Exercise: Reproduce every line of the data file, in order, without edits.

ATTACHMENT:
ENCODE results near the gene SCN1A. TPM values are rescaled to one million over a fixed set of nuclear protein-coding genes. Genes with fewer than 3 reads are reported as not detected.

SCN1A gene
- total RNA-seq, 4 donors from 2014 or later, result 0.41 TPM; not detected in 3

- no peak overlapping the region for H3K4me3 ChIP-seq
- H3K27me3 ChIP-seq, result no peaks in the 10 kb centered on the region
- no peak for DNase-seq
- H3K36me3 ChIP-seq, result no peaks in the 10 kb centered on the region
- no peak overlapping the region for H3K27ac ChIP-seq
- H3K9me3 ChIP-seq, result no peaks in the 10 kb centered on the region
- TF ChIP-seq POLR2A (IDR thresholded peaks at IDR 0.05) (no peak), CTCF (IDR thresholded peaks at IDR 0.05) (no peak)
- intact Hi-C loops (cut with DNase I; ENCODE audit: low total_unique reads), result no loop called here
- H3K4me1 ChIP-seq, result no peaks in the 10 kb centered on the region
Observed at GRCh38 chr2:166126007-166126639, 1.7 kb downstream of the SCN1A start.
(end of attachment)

ENCODE results near the gene SCN1A. TPM values are rescaled to one million over a fixed set of nuclear protein-coding genes. Genes with fewer than 3 reads are reported as not detected.

SCN1A gene
- total RNA-seq, 4 donors from 2014 or later, result 0.41 TPM; not detected in 3

- no peak overlapping the region for H3K4me3 ChIP-seq
- H3K27me3 ChIP-seq, result no peaks in the 10 kb centered on the region
- no peak for DNase-seq
- H3K36me3 ChIP-seq, result no peaks in the 10 kb centered on the region
- no peak overlapping the region for H3K27ac ChIP-seq
- H3K9me3 ChIP-seq, result no peaks in the 10 kb centered on the region
- TF ChIP-seq POLR2A (IDR thresholded peaks at IDR 0.05) (no peak), CTCF (IDR thresholded peaks at IDR 0.05) (no peak)
- intact Hi-C loops (cut with DNase I; ENCODE audit: low total_unique reads), result no loop called here
- H3K4me1 ChIP-seq, result no peaks in the 10 kb centered on the region
Observed at GRCh38 chr2:166126007-166126639, 1.7 kb downstream of the SCN1A start.